President signs multiple Executive Orders related to immigration

The International Examiner February 8, 2017 0

Seattle Mayor Ed Murray addressing members of the press on Wednesday, November 9, 2016 about Seattle’s role as a welcoming city and sanctuary city. • Photo by Lexi Potter

During his first week in office, President Donald Trump signed three Executive Orders instating new federal direction for immigration into the United States.

The first pertained to the status of sanctuary cities. The order states that sanctuary jurisdictions were unlawful, and that the secretary of homeland security will publish a weekly list of crimes committed by undocumented immigrants. The order contained other provisions related to tracking and sharing supposed criminal activity of undocumented immigrants.

San Francisco filed a lawsuit against this order. San Francisco became a sanctuary city on January 31.

Mayor Mike Murray declared Seattle a sanctuary city the day following Trump’s election.

Learn more about the definition of a sanctuary city here.

The second order called for the building of a physical wall on the US-Mexico border. It also called for apprehending undocumented immigrants who were suspected to have committed a federal or state crime and expedite to determine if the persons should stay in the United States or not.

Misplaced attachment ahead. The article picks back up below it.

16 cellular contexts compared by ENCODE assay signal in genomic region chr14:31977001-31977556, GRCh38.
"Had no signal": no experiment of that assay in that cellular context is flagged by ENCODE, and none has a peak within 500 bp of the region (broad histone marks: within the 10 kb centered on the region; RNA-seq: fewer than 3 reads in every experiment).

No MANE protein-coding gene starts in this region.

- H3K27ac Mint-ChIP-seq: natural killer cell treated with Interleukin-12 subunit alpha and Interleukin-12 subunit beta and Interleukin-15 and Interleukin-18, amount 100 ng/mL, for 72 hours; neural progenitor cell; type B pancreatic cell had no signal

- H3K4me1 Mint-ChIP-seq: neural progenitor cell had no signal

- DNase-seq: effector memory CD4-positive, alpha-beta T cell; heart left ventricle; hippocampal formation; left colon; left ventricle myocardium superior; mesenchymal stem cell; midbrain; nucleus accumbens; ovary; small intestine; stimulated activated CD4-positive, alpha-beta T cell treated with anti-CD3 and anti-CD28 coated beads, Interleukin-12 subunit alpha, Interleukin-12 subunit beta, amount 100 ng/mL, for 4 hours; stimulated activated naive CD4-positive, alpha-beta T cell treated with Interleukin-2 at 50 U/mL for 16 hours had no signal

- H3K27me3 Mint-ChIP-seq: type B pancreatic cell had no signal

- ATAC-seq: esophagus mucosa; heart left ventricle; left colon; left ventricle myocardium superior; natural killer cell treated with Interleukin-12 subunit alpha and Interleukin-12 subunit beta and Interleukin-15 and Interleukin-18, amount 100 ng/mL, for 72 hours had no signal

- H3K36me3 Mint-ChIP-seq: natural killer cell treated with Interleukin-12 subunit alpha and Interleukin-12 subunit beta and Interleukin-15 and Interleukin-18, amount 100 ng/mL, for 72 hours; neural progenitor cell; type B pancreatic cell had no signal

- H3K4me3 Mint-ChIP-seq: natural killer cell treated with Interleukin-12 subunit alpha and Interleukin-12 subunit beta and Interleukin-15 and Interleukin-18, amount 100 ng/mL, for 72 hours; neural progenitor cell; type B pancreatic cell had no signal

Both orders were signed on January 25.

A number of local politicians condemned the Executive Orders including Gov. Jay Inslee, King County Executive Dow Constantine, Rep. Pramila Jayapal, Mayor Murray

“Today is one of the worst days for immigrants in America since Japanese internment,” said Mayor Mike Murray in a statement.“I want to assure Seattle residents that while they are right to be alarmed about President Trump’s divisive vision, they should not be concerned that this City will be bullied into stepping away from its commitments and values.”

Rich Stolz, Director of OneAmerica, in a statement said the orders were “an affront to American values.”
“The actions would militarize our borders and would compel local law enforcement to act as immigration officers or have their cities risk losing federal funding. This makes all communities less safe,” Stolz said.

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